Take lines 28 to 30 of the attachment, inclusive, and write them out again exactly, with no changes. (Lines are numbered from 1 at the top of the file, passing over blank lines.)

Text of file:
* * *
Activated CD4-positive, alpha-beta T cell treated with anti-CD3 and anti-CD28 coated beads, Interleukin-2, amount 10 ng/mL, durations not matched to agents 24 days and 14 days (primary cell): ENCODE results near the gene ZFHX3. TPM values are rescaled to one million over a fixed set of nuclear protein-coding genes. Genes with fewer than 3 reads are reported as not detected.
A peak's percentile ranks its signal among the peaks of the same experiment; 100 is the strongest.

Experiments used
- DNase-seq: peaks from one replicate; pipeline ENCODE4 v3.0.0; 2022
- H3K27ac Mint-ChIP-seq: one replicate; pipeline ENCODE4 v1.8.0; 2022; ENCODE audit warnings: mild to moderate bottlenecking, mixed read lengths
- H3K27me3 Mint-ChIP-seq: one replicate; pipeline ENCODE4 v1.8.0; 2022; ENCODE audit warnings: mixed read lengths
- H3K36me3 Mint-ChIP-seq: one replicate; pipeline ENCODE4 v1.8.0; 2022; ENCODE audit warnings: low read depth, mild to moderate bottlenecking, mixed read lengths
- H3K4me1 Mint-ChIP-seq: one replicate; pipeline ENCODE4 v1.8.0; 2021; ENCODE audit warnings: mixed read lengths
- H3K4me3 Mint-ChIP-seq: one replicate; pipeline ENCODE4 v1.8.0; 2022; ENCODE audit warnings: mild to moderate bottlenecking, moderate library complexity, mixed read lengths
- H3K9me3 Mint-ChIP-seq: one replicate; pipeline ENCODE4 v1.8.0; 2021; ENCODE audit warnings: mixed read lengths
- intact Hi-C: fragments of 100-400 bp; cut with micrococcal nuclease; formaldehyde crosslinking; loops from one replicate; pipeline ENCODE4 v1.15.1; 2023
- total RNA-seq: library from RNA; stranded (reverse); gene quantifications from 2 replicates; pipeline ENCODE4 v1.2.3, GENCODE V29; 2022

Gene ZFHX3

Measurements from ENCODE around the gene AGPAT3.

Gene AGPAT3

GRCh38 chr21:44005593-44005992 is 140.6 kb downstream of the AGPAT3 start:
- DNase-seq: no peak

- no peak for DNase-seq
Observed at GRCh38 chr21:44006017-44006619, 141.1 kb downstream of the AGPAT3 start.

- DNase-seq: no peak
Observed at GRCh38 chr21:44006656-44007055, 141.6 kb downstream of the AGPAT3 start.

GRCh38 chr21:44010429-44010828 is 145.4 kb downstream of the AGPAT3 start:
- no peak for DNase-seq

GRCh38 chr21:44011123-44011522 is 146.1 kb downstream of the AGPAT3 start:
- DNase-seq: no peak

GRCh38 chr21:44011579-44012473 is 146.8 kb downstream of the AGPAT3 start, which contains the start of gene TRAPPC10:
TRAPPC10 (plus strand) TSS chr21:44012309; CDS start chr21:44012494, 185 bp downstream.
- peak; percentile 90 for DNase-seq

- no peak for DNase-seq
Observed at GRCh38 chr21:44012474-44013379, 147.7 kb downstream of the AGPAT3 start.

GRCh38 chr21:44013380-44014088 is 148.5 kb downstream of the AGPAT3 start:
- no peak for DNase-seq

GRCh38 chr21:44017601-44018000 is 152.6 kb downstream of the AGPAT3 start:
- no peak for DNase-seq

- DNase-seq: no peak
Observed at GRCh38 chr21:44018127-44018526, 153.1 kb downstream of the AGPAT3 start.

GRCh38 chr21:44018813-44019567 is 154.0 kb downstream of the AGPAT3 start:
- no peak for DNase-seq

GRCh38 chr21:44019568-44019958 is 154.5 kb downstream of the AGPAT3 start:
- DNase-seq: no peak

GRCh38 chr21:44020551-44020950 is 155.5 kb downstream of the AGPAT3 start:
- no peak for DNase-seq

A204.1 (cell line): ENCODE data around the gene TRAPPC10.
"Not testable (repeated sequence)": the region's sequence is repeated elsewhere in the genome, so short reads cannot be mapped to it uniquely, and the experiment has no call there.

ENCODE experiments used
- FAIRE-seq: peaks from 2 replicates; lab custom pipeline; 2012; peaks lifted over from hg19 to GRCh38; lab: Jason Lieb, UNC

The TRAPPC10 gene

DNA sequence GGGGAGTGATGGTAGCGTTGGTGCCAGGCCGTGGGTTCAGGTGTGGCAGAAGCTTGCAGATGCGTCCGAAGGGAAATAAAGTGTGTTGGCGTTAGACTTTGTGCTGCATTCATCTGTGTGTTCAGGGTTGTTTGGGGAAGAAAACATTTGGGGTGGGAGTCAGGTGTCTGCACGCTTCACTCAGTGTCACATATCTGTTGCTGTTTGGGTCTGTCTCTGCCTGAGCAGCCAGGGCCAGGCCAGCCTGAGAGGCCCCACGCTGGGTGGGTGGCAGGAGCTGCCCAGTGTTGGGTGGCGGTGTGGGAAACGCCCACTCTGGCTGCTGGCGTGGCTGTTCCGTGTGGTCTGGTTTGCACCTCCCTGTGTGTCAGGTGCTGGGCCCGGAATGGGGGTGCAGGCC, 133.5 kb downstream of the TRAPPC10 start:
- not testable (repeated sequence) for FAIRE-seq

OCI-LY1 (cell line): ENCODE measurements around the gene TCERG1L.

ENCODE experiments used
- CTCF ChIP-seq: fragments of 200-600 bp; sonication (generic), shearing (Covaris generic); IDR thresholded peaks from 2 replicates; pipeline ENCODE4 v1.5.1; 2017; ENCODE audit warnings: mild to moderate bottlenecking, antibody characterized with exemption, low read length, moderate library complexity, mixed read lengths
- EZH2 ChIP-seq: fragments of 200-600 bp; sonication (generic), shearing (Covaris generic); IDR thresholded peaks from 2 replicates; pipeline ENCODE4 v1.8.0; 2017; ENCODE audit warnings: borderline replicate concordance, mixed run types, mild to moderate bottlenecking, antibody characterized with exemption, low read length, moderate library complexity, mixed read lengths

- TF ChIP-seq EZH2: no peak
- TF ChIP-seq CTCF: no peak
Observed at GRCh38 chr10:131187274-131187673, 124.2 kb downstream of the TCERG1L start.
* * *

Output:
- peak; percentile 90 for DNase-seq

- no peak for DNase-seq
Observed at GRCh38 chr21:44012474-44013379, 147.7 kb downstream of the AGPAT3 start.